'any' and 'all' compared with the rest of the Report

Marko Schuetz [email protected]
Fri, 26 Jan 2001 13:59:02 +0100


From: Jan-Willem Maessen <[email protected]>
Subject: Re: 'any' and 'all' compared with the rest of the Report
Date: Thu, 25 Jan 2001 11:09:07 -0500

> Bjorn Lisper <[email protected]> replies to my reply:
> > >My current work includes [among other things] ways to eliminate this
> > >problem---that is, we may do a computation eagerly and defer or
> > >discard any errors.
> > 
> > What you basically have to do is to treat purely data-dependent errors (like
> > division by zero, or indexing an array out of bounds) as values rather than
> > events. 
> 
> Indeed.  We can have a class of deferred exception values similar to
> IEEE NaNs.
> 
> [later]:
> > Beware that some decisions have to be taken regarding how error
> > values should interact with bottom. (For instance, should we have
> > error + bottom = error or error + bottom = bottom?) The choice affects which
> > evaluation strategies will be possible.
> 
> Actually, as far as I can tell we have absolute freedom in this
> respect.  What happens when you run the following little program?

I don't think we have absolute freedom. Assuming we want 

\forall s : bottom \le s

including s = error, then we should also have error \not\le
bottom. For all other values s \not\equiv bottom we would want error
\le s.

            .   .   .   .   .   .   .   .   .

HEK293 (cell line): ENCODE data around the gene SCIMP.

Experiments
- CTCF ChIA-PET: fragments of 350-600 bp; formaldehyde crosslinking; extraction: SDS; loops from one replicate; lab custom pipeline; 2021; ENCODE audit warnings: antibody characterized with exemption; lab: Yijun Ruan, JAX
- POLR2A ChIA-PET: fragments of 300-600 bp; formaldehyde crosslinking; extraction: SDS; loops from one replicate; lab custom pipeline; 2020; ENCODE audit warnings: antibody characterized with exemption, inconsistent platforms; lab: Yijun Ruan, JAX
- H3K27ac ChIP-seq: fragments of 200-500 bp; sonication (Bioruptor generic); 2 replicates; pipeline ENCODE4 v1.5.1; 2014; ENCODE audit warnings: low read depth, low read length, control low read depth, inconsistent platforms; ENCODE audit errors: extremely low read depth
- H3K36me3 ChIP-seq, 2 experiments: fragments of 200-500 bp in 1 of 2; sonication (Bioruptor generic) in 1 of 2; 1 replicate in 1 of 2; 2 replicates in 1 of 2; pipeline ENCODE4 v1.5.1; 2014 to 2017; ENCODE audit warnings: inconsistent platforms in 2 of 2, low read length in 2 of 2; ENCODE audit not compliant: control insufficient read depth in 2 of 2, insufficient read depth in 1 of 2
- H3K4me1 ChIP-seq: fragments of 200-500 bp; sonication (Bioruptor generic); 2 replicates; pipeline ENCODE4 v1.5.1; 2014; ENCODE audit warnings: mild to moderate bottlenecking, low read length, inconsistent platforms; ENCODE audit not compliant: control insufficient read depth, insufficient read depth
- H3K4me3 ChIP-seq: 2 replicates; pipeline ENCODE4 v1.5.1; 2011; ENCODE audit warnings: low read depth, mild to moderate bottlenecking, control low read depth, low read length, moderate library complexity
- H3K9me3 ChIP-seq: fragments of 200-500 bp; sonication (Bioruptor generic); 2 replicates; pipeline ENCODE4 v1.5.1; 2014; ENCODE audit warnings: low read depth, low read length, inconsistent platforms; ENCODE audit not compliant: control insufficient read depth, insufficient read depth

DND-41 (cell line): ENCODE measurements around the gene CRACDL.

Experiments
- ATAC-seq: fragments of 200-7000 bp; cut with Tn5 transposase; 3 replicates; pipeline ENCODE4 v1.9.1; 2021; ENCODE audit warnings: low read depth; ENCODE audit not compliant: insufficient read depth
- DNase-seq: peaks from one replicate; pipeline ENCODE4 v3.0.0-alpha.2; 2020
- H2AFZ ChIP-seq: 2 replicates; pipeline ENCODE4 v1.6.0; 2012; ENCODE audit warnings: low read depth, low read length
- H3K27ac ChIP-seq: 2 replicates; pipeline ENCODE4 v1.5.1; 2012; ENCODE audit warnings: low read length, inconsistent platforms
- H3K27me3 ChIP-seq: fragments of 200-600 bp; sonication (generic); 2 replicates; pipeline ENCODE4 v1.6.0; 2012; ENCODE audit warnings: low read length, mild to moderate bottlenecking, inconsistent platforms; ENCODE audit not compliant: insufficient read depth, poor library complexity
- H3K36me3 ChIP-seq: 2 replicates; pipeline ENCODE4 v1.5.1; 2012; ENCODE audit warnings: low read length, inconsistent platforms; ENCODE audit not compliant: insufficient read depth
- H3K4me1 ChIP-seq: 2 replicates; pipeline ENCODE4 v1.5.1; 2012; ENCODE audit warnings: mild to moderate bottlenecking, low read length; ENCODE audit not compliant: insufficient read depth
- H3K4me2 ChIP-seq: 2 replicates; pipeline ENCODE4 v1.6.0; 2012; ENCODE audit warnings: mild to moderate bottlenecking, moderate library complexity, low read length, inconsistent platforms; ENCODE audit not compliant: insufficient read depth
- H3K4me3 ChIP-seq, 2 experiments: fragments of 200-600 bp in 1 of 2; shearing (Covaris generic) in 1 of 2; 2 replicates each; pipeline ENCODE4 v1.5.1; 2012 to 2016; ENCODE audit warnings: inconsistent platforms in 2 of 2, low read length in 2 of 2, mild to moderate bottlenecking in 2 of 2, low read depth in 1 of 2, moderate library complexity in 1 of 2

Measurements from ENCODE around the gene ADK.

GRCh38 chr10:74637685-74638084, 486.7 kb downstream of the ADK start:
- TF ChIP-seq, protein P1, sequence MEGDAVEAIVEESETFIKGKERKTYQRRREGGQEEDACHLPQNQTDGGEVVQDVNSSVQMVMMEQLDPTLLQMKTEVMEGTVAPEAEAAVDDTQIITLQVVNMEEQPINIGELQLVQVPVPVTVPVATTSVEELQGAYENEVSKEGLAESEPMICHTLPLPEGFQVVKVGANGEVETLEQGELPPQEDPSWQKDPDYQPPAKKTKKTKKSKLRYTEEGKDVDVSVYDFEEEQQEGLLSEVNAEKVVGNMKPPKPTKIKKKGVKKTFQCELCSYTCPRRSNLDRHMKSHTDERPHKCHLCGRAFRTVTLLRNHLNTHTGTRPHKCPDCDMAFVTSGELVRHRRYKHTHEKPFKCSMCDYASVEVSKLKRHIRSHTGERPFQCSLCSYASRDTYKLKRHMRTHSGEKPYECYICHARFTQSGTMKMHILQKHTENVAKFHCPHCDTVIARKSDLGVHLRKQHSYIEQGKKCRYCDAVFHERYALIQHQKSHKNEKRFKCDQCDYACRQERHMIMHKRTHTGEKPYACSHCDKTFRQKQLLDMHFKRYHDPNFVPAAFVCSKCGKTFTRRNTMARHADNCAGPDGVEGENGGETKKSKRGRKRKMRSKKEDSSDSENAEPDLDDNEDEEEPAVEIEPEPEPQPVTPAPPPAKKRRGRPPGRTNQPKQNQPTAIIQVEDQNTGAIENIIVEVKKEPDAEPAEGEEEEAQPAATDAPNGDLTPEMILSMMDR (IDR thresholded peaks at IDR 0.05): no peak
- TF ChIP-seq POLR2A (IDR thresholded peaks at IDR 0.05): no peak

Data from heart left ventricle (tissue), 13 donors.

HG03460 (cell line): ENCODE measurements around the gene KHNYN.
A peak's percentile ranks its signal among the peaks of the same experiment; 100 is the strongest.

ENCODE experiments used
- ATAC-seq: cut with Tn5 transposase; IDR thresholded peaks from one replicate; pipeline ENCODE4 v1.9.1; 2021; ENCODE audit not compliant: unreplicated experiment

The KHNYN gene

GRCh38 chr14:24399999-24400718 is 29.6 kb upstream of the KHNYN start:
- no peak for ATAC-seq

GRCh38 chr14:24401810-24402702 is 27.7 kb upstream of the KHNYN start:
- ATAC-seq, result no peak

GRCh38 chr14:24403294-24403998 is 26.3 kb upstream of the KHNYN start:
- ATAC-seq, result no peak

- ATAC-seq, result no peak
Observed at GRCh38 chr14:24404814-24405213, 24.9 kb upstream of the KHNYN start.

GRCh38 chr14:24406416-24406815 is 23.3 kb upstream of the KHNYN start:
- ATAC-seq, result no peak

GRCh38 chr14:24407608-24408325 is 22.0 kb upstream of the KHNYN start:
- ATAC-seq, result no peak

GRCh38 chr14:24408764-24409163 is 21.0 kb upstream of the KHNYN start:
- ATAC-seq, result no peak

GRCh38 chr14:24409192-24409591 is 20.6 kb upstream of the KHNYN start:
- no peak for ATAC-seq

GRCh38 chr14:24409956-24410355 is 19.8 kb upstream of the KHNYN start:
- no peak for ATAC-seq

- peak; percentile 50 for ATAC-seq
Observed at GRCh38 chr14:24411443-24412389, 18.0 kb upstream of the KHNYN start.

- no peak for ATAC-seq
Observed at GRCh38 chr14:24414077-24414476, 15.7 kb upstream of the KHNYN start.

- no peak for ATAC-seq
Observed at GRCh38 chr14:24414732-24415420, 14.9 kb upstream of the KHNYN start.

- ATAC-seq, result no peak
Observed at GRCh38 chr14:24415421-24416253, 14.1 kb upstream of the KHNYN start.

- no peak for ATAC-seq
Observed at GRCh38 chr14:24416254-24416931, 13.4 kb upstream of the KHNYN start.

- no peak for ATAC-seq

\                             /
              \                           /
                           .
                           .
                           .
                           |
                          error
                           |
                          bottom

Now if f is a strict function returning a strict function then

(f bottom) error \equiv bottom error \equiv bottom

and due to f's strictness either f error \equiv bottom or f error
\equiv error. The former is as above. For the latter (assuming
monotonicity) we have error \le 1 \implies f error \le f 1 and thus

(f error) bottom \le (f 1) bottom \equiv bottom

On the other hand, if error and other data values are incomparable.

                 .   .   .   .   .   error
                  \                   /
                   \                 /
                            .
                            .
                            |
                          bottom

and you want, say, error + bottom \equiv error then + can no longer be
strict in its second argument....

So I'd say error + bottom \equiv bottom and bottom + error \equiv
bottom. 

> 
> \begin{code}
> forever x = forever x
> 
> bottomInt :: Int
> bottomInt = error "Evaluating bottom is naughty" + forever ()
> 
> main = print bottomInt
> \end{code}
> 
> I don't know of anything in the Haskell language spec that forces us
> to choose whether to signal the error or diverge in this case (though
> it's clear we must do one or the other).  Putting strong constraints
> on evaluation order would cripple a lot of the worker/wrapper-style
> optimizations that (eg) GHC users depend on for fast code.  We want
> the freedom to demand strict arguments as early as possible; the
> consequence is we treat all bottoms equally, even if they exhibit
> different behavior in practice.  This simplification is a price of
> "clean equational semantics", and one I'm more than willing to pay.

If error \equiv bottom and you extend, say, Int with NaNs, how do you
implement arithmetic such that Infinity + Infinity \equiv Infinity and
Infinity/Infinity \equiv Invalid Operation?

Marko